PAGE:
This in-kind creation/redemption process creates an arbitrage opportunity for large institutional investors and market makers, known as authorized participants, who deal directly with the ETF. This helps keep ETF premiums and discounts narrow. When ETF shares trade at a discount to the NAVs of their underlying holdings, the APs buy the ETF shares and sell the underlying securities. If the ETF shares trade at a premium, the APs buy the underlying securities and sell the ETF shares. In the process of taking advantage of these arbitrage opportunities, the APs drive ETF market prices and NAVs close together.
As you might guess, the ETF's flexibility is one of its key attractions. Many institutional and individual investors have been drawn to the ability to pick their own entry and exit prices, as well as the chance to use fund portfolios in various trading and hedging strategies. Another advantage is transparency. Because all ETFs currently are index funds, its easy to know what you own. ETFs also come in more-exotic flavors. While conventional mutual funds still vastly outnumber ETFs, funds that drill down into specific sectors, industries, regions, countries, and asset classes make up a greater percentage of the ETF universe, offering relatively inexpensive access to investments, such as currencies, precious metals, or emergent industries, that heretofore have been the sole province of larger institutional and wealthy investors.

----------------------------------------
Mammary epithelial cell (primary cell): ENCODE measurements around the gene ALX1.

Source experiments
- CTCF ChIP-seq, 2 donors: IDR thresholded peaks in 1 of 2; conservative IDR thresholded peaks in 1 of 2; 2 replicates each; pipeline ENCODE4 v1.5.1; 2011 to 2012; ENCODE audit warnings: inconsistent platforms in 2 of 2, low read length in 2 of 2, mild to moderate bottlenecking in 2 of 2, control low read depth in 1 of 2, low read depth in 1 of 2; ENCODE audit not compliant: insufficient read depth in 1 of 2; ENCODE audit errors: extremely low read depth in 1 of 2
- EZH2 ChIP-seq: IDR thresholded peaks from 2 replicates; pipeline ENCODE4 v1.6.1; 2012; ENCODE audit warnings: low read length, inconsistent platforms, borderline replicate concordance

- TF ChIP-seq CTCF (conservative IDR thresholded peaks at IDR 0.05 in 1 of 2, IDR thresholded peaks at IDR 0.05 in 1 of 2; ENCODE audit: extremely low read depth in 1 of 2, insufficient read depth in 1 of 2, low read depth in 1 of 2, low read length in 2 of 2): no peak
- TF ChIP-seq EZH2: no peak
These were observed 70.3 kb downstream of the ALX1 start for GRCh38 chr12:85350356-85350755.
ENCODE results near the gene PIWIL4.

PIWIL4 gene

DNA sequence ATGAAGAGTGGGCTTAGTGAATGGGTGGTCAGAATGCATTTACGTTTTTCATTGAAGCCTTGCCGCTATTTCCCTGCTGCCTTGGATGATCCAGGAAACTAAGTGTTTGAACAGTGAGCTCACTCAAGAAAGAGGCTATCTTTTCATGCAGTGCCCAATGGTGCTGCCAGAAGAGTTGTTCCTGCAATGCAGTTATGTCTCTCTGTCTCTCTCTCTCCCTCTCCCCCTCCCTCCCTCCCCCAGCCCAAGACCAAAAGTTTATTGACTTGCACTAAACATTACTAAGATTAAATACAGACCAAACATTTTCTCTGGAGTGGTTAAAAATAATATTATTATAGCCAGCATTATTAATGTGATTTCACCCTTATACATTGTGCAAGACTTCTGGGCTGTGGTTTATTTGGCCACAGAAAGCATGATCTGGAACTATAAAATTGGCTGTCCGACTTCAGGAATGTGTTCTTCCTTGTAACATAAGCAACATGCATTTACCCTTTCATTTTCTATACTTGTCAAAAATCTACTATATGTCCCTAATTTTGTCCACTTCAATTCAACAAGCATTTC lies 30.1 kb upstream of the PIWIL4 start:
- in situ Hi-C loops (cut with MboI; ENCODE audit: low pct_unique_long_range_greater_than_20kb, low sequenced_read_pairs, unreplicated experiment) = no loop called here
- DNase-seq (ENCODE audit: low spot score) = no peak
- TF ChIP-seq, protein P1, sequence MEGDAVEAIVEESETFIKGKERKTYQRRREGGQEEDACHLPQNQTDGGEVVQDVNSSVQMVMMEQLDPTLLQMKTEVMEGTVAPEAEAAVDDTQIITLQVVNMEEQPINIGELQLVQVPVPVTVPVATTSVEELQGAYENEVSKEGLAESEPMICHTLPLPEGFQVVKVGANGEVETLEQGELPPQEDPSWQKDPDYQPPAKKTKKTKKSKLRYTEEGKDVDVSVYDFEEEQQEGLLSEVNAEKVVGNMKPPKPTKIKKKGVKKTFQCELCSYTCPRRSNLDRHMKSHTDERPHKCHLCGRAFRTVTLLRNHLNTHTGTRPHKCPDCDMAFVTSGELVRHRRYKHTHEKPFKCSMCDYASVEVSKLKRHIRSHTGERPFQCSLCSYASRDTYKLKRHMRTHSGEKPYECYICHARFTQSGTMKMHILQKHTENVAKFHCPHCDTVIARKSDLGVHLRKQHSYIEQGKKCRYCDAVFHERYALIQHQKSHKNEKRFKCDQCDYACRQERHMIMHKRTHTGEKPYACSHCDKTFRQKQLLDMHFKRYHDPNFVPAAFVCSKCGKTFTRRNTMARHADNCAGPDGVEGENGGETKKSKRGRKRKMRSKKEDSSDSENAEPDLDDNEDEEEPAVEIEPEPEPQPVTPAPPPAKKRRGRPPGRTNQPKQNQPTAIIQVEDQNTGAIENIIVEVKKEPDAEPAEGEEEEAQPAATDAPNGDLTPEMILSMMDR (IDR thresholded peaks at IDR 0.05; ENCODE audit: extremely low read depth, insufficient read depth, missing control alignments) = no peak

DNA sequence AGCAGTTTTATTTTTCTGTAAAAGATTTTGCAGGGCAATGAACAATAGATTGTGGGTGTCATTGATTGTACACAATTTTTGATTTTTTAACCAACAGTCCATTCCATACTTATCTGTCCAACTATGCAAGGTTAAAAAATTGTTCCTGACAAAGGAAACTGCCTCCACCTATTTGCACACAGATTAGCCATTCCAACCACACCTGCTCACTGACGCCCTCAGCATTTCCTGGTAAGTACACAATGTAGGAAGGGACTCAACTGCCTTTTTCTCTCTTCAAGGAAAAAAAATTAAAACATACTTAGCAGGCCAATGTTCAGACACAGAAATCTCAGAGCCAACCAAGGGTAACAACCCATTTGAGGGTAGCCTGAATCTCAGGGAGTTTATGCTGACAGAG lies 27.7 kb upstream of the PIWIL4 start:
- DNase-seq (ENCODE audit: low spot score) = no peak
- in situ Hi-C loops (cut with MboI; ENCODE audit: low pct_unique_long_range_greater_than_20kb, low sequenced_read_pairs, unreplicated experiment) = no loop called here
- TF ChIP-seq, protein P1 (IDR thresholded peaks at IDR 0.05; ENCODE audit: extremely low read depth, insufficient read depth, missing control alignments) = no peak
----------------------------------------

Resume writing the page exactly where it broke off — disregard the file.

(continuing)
From Morningstar's (typically long-term) viewpoint, though, low expenses and tax efficiency are the most attractive features of ETFs. They are able to offer much lower expense ratios than conventional mutual funds because they're index funds that typically don't hire professional (and often expensive) researchers and stock-pickers in an effort to beat the market. Furthermore, because investors purchase ETFs via a broker on the open market instead of from the fund companies, the ETFs don't have all the record-keeping and shareholder-servicing costs that conventional mutual funds incur.